The woman we know as Sojourner Truth was born into slavery in New York as Isabella Baumfree. In 1843, she took the name Sojourner Truth, believing this to be on the instructions of the Holy Spirit and became a traveling preacher (the meaning of her new name). In the late 1840s she connected with the abolitionist movement, becoming a popular speaker. In 1850, she also began speaking on woman suffrage. Her most famous speech, Aint I a Woman?, was given in 1851 at a women's rights convention in Ohio. During the Civil War Sojourner Truth raised food and clothing contributions for black regiments, and met Abraham Lincoln at the White House in 1864. While there, she tried to challenge the discrimination that segregated street cars by race. After the War ended, Sojourner Truth again spoke widely, advocating for some time a "Negro State" in the west. She spoke mainly to white audiences, and mostly on religion, "Negro" and women's rights, and on temperance, though immediately after the Civil War she tried to organize efforts to provide jobs for black refugees from the war.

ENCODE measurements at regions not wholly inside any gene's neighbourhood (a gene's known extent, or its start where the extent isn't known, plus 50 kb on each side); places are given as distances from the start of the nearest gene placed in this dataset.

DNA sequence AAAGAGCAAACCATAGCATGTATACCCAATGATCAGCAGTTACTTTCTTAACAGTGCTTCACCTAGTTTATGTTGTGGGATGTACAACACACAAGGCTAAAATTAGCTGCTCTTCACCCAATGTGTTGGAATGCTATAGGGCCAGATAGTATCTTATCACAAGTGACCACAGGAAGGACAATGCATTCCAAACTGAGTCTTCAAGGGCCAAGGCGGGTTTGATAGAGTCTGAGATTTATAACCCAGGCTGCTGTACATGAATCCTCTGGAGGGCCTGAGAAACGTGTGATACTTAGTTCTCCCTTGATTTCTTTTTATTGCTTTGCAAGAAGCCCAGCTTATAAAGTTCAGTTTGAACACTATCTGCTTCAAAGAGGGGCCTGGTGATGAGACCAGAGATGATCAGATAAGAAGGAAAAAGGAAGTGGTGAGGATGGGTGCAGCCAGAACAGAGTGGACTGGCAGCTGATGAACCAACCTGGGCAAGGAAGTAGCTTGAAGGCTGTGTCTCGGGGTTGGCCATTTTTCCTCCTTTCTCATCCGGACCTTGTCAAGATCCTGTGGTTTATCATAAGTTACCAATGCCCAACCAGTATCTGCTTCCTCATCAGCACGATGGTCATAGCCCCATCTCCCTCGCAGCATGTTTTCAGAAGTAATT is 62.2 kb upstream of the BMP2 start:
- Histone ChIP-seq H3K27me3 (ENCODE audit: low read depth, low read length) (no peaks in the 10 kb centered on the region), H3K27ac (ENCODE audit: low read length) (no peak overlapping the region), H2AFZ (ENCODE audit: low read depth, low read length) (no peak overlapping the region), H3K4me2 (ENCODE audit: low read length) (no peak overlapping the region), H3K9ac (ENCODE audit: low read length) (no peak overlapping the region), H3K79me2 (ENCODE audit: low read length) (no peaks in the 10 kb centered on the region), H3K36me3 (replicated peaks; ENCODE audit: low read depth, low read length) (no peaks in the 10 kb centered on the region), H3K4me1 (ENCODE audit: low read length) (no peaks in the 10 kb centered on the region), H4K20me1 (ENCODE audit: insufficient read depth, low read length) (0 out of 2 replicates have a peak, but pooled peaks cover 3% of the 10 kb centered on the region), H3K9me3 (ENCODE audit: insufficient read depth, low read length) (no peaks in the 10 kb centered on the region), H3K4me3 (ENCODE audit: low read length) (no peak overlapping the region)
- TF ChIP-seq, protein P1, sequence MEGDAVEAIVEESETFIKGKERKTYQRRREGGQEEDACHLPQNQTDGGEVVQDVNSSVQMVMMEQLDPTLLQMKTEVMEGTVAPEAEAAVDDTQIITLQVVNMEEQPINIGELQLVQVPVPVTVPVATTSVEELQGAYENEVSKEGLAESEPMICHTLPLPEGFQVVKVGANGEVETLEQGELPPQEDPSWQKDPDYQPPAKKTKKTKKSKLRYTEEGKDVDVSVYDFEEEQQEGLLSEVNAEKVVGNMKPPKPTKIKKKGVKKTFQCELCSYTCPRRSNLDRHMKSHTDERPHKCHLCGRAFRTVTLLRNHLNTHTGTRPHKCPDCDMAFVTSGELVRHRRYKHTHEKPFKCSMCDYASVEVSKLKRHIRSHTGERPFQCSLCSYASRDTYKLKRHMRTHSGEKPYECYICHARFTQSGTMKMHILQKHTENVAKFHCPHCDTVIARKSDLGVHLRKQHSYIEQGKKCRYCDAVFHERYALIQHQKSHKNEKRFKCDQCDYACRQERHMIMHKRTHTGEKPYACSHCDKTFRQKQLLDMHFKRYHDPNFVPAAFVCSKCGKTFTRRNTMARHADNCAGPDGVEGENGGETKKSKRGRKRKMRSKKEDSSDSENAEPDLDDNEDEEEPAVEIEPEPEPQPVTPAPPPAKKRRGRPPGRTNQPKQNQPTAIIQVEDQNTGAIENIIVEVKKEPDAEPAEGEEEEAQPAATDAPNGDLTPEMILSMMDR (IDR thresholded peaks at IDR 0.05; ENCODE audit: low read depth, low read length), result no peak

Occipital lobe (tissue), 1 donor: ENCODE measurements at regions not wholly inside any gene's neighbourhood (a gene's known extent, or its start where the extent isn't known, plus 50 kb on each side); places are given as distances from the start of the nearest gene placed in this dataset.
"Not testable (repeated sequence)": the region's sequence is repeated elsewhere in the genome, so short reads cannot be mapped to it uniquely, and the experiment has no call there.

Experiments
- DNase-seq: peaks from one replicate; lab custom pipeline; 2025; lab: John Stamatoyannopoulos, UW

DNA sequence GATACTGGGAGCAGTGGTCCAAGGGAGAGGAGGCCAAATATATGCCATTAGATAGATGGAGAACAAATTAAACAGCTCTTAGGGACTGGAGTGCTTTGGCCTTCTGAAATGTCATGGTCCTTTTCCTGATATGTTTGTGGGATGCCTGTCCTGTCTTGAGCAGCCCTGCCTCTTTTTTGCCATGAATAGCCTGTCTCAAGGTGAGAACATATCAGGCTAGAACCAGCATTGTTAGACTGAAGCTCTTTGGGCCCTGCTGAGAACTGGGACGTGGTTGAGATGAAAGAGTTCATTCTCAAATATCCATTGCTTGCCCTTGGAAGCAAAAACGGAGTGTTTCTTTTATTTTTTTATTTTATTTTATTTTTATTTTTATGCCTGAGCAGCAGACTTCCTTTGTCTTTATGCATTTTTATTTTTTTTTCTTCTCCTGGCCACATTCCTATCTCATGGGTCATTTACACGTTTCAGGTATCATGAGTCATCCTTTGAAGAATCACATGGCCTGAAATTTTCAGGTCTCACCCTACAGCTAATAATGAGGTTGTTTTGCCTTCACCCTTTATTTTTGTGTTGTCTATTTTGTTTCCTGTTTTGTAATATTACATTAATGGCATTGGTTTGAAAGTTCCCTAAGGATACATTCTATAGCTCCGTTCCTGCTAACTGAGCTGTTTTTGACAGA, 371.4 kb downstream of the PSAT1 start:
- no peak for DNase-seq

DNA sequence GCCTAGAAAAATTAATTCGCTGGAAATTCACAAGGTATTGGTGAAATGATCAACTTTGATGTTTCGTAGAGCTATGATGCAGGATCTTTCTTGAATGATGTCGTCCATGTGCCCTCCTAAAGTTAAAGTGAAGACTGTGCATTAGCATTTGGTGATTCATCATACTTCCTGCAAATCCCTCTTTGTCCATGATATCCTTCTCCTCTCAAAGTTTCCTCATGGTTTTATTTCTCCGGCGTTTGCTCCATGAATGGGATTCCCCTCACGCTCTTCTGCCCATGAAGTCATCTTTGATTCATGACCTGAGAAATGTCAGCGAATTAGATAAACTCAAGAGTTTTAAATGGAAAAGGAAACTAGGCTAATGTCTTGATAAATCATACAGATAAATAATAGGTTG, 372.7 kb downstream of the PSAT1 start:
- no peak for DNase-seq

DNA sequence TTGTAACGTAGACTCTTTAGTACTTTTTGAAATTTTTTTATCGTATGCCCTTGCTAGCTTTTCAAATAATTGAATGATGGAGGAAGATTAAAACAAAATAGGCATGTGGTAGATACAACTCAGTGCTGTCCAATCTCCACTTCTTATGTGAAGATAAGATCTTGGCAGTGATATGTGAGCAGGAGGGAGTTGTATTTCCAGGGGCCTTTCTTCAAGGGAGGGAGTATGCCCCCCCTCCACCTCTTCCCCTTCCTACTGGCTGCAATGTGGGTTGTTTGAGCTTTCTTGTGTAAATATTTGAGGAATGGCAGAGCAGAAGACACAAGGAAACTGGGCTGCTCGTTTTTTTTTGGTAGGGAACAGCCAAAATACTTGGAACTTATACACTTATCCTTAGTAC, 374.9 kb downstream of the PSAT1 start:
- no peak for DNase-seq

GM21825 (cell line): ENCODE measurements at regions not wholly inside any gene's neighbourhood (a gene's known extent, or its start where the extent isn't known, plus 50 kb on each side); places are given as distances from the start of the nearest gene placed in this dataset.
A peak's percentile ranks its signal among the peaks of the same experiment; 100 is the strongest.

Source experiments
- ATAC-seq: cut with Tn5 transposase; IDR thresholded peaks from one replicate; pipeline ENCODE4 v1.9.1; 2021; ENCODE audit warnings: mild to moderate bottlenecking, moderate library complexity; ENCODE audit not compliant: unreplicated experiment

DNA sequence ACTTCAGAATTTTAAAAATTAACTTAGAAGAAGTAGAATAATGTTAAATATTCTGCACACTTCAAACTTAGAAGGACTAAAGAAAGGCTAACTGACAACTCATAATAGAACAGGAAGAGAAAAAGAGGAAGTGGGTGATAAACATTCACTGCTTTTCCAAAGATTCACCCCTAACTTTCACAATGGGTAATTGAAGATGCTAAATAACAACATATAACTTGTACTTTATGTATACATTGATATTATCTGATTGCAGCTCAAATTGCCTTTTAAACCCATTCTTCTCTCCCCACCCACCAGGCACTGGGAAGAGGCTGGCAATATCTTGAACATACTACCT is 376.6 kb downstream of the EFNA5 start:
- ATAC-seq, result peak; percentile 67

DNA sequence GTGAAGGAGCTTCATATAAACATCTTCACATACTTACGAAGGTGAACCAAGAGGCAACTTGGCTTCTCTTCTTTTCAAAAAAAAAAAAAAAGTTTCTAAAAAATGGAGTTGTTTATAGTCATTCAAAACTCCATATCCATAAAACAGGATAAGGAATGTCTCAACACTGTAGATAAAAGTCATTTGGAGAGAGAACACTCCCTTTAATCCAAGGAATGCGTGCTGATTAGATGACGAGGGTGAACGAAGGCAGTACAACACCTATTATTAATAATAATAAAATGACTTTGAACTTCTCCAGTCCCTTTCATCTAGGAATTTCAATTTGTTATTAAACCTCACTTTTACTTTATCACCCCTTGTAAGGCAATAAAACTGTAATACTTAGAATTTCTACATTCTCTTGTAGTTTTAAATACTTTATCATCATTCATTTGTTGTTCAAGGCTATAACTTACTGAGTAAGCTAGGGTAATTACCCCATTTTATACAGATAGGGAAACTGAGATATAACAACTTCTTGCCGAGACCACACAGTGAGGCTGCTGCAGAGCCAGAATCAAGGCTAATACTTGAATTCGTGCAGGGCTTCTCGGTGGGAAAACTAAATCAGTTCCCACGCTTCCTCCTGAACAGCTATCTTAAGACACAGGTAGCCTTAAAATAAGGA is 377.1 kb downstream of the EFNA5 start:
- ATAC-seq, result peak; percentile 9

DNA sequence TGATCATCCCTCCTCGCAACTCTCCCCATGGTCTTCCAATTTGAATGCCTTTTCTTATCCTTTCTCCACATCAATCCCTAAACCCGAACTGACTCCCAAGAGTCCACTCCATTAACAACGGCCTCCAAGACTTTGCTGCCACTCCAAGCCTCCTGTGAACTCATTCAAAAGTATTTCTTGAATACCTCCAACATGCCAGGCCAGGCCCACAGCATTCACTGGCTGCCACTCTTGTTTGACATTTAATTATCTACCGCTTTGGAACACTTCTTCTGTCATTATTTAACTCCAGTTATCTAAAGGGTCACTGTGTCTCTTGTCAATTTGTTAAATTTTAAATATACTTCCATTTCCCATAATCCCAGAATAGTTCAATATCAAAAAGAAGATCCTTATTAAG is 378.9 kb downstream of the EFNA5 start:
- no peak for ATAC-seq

born August 17, 1887 in St. Ann's Bay, Jamaica, and spent his entire life in the service of his people--African people. He was bold; he was uncompromising and he was one of the most powerful orators on record. He could literally bring his audiences to a state of mass hysteria. Garvey emphasized racial pride. His goal was nothing less that the total and complete redemption and liberation of African people around the planet. His dream was the galvanization of Black people into an unrelenting steamroller that could never be defeated. As a young man of fourteen, Garvey left school and worked as a printer's apprentice. He participated in Jamaica's earliest nationalist organizations, traveled throughout Central America, and spent time in London, England, where he worked with the Sudanese-Egyptian nationalist Duse Mohamed Ali. In 1916 Garvey was invited by Booker T. Washington to come to the United States in the hopes of establishing an industrial training school, but arrived just after Washington died. In March 1916, shortly after landing in America, Garvey embarked upon an extended period of travel. When he finally settled down, he organized a chapter of the Universal Negro Improvement Association and African Communities League. The UNIA & ACL had been formed in Jamaica in 1914. Its motto was "One God, One Aim, One Destiny," and pledged itself to the redemption of Africa and the uplift of Black people everywhere. It aimed at race pride, self-reliance and economic independence. Within a few years Garvey had become the best-known and most dynamic African leader in the Western Hemisphere and perhaps the entire world. In 1919 Mr. Garvey created an international shipping company called the Black Star Line. By 1920 the UNIA had hundreds of divisions. It hosted elaborate international conventions and published a weekly newspaper entitled the Negro World. No other organization in modern times has had the prestige and the impact as the UNIA & ACL. During the 1920s UNIA divisions existed throughout North, South and Central America, the Caribbean, Africa, Europe and Australia.